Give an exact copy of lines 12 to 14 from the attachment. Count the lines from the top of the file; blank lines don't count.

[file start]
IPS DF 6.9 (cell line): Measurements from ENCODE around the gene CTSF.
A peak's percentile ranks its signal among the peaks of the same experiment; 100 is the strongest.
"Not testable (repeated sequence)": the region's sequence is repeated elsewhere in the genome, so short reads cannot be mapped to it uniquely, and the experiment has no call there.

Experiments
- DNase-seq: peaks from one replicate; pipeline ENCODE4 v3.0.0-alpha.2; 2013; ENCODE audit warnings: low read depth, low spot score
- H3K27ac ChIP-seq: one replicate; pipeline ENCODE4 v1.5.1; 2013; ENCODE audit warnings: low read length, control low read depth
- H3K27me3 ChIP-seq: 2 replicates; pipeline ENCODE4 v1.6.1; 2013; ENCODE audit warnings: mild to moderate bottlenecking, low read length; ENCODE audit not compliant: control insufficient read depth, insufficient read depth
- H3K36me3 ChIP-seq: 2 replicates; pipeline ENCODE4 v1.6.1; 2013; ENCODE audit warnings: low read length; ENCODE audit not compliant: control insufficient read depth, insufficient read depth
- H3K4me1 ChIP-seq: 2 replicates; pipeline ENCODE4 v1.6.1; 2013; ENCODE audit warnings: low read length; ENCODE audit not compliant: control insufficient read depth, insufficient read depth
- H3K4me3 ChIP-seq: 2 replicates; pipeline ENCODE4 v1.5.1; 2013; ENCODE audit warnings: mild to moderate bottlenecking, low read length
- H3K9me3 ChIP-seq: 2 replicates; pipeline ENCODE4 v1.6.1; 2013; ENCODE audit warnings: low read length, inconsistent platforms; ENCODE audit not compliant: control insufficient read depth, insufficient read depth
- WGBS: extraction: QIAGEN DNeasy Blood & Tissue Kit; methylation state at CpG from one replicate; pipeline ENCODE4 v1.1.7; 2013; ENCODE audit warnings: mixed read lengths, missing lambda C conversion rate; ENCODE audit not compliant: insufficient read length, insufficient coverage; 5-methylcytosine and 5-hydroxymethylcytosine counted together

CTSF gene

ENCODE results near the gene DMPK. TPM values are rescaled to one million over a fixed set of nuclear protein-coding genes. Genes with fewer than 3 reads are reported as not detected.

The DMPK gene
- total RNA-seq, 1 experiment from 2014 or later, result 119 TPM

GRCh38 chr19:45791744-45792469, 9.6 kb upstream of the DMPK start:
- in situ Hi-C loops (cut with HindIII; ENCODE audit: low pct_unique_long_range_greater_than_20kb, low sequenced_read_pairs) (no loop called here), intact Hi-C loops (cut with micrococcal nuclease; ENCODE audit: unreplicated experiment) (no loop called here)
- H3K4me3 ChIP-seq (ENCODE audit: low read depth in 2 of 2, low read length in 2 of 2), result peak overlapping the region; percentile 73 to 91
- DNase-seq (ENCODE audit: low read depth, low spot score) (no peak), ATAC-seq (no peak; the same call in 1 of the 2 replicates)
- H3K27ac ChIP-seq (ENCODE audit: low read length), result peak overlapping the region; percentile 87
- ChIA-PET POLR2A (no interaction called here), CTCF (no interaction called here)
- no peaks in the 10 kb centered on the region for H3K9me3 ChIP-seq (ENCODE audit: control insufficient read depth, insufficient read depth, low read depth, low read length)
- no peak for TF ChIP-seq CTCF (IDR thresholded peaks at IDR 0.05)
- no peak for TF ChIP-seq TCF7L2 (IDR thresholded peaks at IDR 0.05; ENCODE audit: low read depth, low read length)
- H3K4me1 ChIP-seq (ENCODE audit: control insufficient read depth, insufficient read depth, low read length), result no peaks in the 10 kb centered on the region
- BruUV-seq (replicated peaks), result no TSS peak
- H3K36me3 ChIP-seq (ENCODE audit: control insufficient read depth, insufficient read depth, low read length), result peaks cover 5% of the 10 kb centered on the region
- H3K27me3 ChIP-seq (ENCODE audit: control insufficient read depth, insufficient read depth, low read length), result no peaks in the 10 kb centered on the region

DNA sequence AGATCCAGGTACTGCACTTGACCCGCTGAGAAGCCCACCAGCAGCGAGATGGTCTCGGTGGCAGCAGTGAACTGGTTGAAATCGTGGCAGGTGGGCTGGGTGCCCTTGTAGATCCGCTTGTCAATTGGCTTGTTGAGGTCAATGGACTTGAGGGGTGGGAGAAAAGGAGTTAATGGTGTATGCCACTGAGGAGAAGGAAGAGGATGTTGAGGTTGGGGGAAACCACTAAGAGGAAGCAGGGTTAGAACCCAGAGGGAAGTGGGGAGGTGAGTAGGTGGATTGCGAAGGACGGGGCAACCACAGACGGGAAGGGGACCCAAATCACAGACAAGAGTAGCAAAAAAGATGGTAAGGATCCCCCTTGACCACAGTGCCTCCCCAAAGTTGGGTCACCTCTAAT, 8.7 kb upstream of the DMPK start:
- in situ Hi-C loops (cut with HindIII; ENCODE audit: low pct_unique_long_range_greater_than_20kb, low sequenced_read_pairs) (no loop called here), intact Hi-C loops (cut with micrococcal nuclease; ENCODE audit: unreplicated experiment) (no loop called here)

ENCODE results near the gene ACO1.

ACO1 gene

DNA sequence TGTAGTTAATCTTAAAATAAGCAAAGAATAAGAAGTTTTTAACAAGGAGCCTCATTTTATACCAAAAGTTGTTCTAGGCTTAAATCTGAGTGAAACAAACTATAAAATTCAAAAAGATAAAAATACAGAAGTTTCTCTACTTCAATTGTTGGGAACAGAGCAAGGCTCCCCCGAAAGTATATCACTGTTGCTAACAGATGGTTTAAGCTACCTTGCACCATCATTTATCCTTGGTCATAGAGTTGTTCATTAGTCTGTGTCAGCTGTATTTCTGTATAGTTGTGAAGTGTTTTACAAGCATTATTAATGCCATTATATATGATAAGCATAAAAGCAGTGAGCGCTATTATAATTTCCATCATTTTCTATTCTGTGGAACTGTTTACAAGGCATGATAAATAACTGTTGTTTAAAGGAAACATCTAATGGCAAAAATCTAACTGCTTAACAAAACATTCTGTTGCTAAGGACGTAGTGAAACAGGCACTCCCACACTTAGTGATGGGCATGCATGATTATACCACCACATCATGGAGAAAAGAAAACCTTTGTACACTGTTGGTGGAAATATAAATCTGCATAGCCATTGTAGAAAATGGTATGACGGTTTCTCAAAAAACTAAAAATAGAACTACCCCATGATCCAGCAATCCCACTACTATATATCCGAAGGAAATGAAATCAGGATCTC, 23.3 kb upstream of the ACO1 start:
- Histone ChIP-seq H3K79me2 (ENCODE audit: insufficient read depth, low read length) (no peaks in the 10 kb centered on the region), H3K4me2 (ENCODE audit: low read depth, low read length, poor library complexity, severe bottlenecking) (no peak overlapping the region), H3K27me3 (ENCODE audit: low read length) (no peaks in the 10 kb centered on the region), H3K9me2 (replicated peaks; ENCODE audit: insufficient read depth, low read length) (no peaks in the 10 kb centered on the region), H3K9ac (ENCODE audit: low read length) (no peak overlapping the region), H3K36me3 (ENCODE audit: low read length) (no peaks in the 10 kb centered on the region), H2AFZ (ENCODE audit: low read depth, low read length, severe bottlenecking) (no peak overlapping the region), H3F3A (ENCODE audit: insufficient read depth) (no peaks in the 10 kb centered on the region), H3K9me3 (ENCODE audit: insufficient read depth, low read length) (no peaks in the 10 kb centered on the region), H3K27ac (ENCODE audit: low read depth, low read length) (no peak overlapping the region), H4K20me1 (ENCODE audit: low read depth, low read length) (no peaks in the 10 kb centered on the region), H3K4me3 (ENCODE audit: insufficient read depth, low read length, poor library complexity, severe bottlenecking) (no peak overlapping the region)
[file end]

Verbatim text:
- WGBS: extraction: QIAGEN DNeasy Blood & Tissue Kit; methylation state at CpG from one replicate; pipeline ENCODE4 v1.1.7; 2013; ENCODE audit warnings: mixed read lengths, missing lambda C conversion rate; ENCODE audit not compliant: insufficient read length, insufficient coverage; 5-methylcytosine and 5-hydroxymethylcytosine counted together

CTSF gene

ENCODE results near the gene DMPK. TPM values are rescaled to one million over a fixed set of nuclear protein-coding genes. Genes with fewer than 3 reads are reported as not detected.